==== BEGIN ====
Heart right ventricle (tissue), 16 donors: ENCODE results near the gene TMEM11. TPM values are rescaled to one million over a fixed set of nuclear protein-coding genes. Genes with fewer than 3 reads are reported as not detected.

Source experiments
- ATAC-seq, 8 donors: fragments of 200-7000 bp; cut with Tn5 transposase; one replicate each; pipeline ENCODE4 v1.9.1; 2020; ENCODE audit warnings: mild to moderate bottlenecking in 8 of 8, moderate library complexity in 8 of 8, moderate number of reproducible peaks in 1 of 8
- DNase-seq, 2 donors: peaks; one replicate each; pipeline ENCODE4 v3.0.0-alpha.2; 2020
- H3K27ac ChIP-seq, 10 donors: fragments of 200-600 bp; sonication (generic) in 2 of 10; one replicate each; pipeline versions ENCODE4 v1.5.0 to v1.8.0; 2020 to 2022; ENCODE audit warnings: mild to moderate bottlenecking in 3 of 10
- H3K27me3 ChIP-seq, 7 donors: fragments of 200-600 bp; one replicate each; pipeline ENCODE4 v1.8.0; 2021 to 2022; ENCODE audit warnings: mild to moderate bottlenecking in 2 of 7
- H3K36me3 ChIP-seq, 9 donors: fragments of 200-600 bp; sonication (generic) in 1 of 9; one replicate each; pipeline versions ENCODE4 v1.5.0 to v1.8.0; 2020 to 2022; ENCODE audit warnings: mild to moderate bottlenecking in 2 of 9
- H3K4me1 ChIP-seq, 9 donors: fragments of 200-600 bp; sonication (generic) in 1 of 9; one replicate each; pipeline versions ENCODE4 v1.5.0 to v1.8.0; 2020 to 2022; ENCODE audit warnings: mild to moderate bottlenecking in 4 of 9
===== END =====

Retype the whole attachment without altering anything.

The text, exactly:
Heart right ventricle (tissue), 16 donors: ENCODE results near the gene TMEM11. TPM values are rescaled to one million over a fixed set of nuclear protein-coding genes. Genes with fewer than 3 reads are reported as not detected.

Source experiments
- ATAC-seq, 8 donors: fragments of 200-7000 bp; cut with Tn5 transposase; one replicate each; pipeline ENCODE4 v1.9.1; 2020; ENCODE audit warnings: mild to moderate bottlenecking in 8 of 8, moderate library complexity in 8 of 8, moderate number of reproducible peaks in 1 of 8
- DNase-seq, 2 donors: peaks; one replicate each; pipeline ENCODE4 v3.0.0-alpha.2; 2020
- H3K27ac ChIP-seq, 10 donors: fragments of 200-600 bp; sonication (generic) in 2 of 10; one replicate each; pipeline versions ENCODE4 v1.5.0 to v1.8.0; 2020 to 2022; ENCODE audit warnings: mild to moderate bottlenecking in 3 of 10
- H3K27me3 ChIP-seq, 7 donors: fragments of 200-600 bp; one replicate each; pipeline ENCODE4 v1.8.0; 2021 to 2022; ENCODE audit warnings: mild to moderate bottlenecking in 2 of 7
- H3K36me3 ChIP-seq, 9 donors: fragments of 200-600 bp; sonication (generic) in 1 of 9; one replicate each; pipeline versions ENCODE4 v1.5.0 to v1.8.0; 2020 to 2022; ENCODE audit warnings: mild to moderate bottlenecking in 2 of 9
- H3K4me1 ChIP-seq, 9 donors: fragments of 200-600 bp; sonication (generic) in 1 of 9; one replicate each; pipeline versions ENCODE4 v1.5.0 to v1.8.0; 2020 to 2022; ENCODE audit warnings: mild to moderate bottlenecking in 4 of 9